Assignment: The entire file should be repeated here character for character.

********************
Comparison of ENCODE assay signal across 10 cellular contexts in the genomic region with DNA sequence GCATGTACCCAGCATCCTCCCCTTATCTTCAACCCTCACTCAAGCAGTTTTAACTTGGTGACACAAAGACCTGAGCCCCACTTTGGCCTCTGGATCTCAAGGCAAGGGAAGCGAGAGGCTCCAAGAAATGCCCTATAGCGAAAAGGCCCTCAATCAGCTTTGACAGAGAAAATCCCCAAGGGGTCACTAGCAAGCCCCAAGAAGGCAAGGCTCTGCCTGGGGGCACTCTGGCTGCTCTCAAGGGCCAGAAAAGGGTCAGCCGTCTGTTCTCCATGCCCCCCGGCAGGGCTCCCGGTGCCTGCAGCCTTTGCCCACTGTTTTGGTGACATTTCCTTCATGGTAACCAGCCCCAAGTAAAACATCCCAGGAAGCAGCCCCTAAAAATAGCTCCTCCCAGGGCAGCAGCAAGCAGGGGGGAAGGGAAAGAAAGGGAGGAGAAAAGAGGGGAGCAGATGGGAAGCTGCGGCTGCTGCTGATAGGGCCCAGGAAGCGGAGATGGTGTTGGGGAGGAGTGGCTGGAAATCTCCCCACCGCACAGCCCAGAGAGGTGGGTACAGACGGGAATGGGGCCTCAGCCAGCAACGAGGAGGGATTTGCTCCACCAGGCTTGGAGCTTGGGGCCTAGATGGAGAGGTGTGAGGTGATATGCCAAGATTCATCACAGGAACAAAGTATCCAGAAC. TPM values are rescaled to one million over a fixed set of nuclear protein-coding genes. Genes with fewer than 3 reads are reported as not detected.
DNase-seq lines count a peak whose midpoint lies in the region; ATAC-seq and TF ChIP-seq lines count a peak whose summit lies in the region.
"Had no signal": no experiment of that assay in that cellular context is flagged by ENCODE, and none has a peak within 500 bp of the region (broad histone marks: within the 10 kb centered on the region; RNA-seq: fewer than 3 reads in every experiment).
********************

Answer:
Comparison of ENCODE assay signal across 10 cellular contexts in the genomic region with DNA sequence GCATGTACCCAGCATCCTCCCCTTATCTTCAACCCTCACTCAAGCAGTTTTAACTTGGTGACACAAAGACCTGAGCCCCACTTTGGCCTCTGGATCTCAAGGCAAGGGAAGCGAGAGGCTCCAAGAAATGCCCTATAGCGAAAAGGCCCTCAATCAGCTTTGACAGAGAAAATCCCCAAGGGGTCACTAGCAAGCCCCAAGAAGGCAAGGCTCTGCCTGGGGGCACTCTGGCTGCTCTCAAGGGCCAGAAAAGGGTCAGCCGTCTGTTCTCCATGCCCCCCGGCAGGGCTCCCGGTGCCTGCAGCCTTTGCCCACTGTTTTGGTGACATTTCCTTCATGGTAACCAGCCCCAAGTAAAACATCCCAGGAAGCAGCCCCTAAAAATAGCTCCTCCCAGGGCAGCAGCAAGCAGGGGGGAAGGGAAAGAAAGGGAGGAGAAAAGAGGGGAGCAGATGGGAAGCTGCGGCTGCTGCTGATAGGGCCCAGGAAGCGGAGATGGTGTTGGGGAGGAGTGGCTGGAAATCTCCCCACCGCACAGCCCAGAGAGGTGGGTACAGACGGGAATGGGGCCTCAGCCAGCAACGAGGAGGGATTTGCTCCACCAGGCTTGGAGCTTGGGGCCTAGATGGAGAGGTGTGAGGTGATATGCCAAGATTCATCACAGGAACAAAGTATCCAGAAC. TPM values are rescaled to one million over a fixed set of nuclear protein-coding genes. Genes with fewer than 3 reads are reported as not detected.
DNase-seq lines count a peak whose midpoint lies in the region; ATAC-seq and TF ChIP-seq lines count a peak whose summit lies in the region.
"Had no signal": no experiment of that assay in that cellular context is flagged by ENCODE, and none has a peak within 500 bp of the region (broad histone marks: within the 10 kb centered on the region; RNA-seq: fewer than 3 reads in every experiment).